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Rafale deal not done in a hurry: Centre

Defence procurement procedure was fully followed, SC told

The Cabinet Committee on Security (CCS) approved the procurement of the 36 Rafale jets well over a year after the Indo-French Joint Statement to acquire the aircraft “as quickly as possible” was issued, said a government note in the Supreme Court on the Rafale deal.

The Defence Procurement Procedure (DPP) 2013 mandates that acquisitions worth over Rs. 1,000 crore should be first cleared by the CCS.

Since 2002, over 1,100 contracts valued at Rs. 7.45 lakh crore were successfully concluded using the DPP structure, introduced after the Kargil War.

The note, submitted earlier to the court and made public on Monday as per a court order of October 31, claimed that DPP 2013 was “completely followed.”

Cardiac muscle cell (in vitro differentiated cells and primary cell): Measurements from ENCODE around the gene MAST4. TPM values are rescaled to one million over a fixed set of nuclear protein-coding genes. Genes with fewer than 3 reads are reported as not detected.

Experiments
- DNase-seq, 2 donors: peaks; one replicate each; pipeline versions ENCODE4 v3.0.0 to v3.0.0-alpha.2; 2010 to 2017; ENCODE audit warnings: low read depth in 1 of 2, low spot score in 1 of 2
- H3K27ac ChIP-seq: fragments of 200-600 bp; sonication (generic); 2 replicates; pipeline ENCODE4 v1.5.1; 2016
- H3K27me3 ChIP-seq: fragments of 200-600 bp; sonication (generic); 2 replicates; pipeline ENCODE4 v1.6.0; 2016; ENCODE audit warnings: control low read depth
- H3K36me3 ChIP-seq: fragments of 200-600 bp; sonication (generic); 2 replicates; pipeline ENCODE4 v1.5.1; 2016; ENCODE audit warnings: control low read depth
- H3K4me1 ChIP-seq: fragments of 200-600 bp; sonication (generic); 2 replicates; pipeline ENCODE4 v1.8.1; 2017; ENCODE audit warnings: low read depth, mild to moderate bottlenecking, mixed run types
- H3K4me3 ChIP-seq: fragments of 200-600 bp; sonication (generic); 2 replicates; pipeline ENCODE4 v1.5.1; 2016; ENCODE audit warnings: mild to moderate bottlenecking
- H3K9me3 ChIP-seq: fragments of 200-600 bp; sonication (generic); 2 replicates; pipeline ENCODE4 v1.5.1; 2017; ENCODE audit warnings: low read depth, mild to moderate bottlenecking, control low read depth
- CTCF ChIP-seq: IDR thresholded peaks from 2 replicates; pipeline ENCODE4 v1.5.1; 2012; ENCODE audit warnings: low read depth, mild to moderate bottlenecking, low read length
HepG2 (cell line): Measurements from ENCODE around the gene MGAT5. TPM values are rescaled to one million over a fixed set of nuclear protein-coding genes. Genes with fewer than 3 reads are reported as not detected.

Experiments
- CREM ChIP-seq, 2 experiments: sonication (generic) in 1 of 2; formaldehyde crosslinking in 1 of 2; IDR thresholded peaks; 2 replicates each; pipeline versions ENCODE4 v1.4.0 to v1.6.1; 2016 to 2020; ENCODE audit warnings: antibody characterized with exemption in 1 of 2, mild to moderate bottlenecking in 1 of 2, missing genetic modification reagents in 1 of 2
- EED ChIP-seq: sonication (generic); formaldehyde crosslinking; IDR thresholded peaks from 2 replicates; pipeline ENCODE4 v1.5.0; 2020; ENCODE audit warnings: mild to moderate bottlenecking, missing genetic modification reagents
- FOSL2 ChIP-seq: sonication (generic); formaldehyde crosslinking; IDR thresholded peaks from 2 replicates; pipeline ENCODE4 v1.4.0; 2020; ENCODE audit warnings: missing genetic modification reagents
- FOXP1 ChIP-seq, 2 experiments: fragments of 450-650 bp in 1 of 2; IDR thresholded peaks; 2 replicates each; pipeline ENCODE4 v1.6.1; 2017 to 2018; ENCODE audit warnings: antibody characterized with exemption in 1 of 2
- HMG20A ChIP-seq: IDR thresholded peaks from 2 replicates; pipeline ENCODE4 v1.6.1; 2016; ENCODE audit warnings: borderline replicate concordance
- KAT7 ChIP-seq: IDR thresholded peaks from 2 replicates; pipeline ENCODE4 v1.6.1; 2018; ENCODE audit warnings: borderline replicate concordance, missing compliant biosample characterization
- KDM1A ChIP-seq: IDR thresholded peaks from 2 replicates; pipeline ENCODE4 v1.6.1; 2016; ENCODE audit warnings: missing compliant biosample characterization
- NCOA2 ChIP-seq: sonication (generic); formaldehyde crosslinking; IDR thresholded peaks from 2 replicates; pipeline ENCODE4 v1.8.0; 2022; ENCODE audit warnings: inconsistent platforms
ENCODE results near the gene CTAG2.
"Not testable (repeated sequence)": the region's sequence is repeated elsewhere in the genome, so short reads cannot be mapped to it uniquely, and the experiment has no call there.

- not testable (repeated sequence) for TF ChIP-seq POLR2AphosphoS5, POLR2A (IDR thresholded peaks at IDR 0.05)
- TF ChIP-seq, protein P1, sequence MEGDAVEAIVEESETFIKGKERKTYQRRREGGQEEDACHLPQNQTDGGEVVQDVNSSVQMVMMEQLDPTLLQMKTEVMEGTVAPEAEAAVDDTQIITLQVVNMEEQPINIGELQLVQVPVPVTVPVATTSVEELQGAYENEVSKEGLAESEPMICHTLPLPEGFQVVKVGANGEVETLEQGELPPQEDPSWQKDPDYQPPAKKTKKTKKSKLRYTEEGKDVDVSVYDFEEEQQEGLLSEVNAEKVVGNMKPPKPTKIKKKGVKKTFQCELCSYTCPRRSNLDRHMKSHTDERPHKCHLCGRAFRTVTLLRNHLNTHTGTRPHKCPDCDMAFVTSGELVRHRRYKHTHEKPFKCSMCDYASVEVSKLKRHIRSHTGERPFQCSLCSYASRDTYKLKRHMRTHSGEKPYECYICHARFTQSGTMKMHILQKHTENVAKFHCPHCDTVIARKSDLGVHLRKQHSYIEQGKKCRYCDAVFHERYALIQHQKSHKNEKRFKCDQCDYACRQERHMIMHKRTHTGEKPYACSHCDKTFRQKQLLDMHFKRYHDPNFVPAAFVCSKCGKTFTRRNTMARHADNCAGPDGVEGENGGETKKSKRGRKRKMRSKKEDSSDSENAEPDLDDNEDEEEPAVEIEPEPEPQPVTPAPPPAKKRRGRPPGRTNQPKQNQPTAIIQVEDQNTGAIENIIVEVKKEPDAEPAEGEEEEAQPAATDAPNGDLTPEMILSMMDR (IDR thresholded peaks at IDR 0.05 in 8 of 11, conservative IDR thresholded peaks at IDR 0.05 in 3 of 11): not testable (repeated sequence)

The document showed that the CCS approved the signing of the Inter-Governmental Agreement (IGA) for procurement of the 36 jets only on August 24, 2016 — well over a year after the Indo-French statement of April 10, 2015, which the note said conveyed an “intent” to acquire the jets in a fly-away condition.

The approval of the Defence Acquisition Council (DAC), the highest body for defence procurement, was taken on May 13, 2015. Again, a month after the Indo-French statement.

The government said the DAC approval was taken “as stipulated in the DPP.”

‘Critical necessity’

The note said the joint statement was issued after the Government of India conveyed to the French government about the “critical operational necessity” for Multi-role Combat Aircraft for the Air Force. This necessity, it said, was triggered by the “extremely critical” combat potential of the Air Force caused by a three-year stalemate.

The situation was due to “unresolved issues” over man-hours and contractual obligations between HAL and Dassault Aviation over the production of 108 Rafale jets, of a total 126, to be inducted in the Air Force as part of an earlier proposal.

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